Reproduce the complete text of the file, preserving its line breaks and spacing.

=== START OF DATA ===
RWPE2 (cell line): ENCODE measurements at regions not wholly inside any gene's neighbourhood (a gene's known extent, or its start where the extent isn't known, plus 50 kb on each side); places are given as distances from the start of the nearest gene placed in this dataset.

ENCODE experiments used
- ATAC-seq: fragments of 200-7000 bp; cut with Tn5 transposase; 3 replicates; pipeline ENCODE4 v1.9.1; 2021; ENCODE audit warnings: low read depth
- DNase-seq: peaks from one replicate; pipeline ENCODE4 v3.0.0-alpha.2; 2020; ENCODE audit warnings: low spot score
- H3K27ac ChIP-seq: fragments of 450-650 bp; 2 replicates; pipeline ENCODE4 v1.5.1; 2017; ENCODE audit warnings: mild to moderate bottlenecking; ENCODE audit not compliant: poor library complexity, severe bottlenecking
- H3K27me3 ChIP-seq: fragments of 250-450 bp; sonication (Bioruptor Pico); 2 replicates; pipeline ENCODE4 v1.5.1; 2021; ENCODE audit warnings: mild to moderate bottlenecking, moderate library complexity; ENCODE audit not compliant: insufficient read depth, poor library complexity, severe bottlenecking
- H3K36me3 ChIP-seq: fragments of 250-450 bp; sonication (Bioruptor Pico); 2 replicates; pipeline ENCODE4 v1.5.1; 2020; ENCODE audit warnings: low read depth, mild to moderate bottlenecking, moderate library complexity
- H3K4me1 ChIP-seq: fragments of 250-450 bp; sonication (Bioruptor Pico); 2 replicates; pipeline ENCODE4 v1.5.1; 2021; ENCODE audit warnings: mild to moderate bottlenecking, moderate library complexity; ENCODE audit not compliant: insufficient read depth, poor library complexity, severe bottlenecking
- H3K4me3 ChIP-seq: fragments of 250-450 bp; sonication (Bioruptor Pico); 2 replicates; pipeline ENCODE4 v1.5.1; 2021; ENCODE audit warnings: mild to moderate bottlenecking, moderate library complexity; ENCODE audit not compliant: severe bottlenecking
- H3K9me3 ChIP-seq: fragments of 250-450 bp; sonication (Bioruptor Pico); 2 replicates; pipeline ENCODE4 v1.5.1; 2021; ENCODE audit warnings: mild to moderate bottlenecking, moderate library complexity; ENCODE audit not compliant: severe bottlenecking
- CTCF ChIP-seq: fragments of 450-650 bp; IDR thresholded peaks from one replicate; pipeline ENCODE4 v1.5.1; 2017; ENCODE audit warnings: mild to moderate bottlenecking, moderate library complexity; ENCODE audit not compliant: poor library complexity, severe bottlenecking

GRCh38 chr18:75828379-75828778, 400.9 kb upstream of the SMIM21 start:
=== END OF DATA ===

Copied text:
RWPE2 (cell line): ENCODE measurements at regions not wholly inside any gene's neighbourhood (a gene's known extent, or its start where the extent isn't known, plus 50 kb on each side); places are given as distances from the start of the nearest gene placed in this dataset.

ENCODE experiments used
- ATAC-seq: fragments of 200-7000 bp; cut with Tn5 transposase; 3 replicates; pipeline ENCODE4 v1.9.1; 2021; ENCODE audit warnings: low read depth
- DNase-seq: peaks from one replicate; pipeline ENCODE4 v3.0.0-alpha.2; 2020; ENCODE audit warnings: low spot score
- H3K27ac ChIP-seq: fragments of 450-650 bp; 2 replicates; pipeline ENCODE4 v1.5.1; 2017; ENCODE audit warnings: mild to moderate bottlenecking; ENCODE audit not compliant: poor library complexity, severe bottlenecking
- H3K27me3 ChIP-seq: fragments of 250-450 bp; sonication (Bioruptor Pico); 2 replicates; pipeline ENCODE4 v1.5.1; 2021; ENCODE audit warnings: mild to moderate bottlenecking, moderate library complexity; ENCODE audit not compliant: insufficient read depth, poor library complexity, severe bottlenecking
- H3K36me3 ChIP-seq: fragments of 250-450 bp; sonication (Bioruptor Pico); 2 replicates; pipeline ENCODE4 v1.5.1; 2020; ENCODE audit warnings: low read depth, mild to moderate bottlenecking, moderate library complexity
- H3K4me1 ChIP-seq: fragments of 250-450 bp; sonication (Bioruptor Pico); 2 replicates; pipeline ENCODE4 v1.5.1; 2021; ENCODE audit warnings: mild to moderate bottlenecking, moderate library complexity; ENCODE audit not compliant: insufficient read depth, poor library complexity, severe bottlenecking
- H3K4me3 ChIP-seq: fragments of 250-450 bp; sonication (Bioruptor Pico); 2 replicates; pipeline ENCODE4 v1.5.1; 2021; ENCODE audit warnings: mild to moderate bottlenecking, moderate library complexity; ENCODE audit not compliant: severe bottlenecking
- H3K9me3 ChIP-seq: fragments of 250-450 bp; sonication (Bioruptor Pico); 2 replicates; pipeline ENCODE4 v1.5.1; 2021; ENCODE audit warnings: mild to moderate bottlenecking, moderate library complexity; ENCODE audit not compliant: severe bottlenecking
- CTCF ChIP-seq: fragments of 450-650 bp; IDR thresholded peaks from one replicate; pipeline ENCODE4 v1.5.1; 2017; ENCODE audit warnings: mild to moderate bottlenecking, moderate library complexity; ENCODE audit not compliant: poor library complexity, severe bottlenecking

GRCh38 chr18:75828379-75828778, 400.9 kb upstream of the SMIM21 start: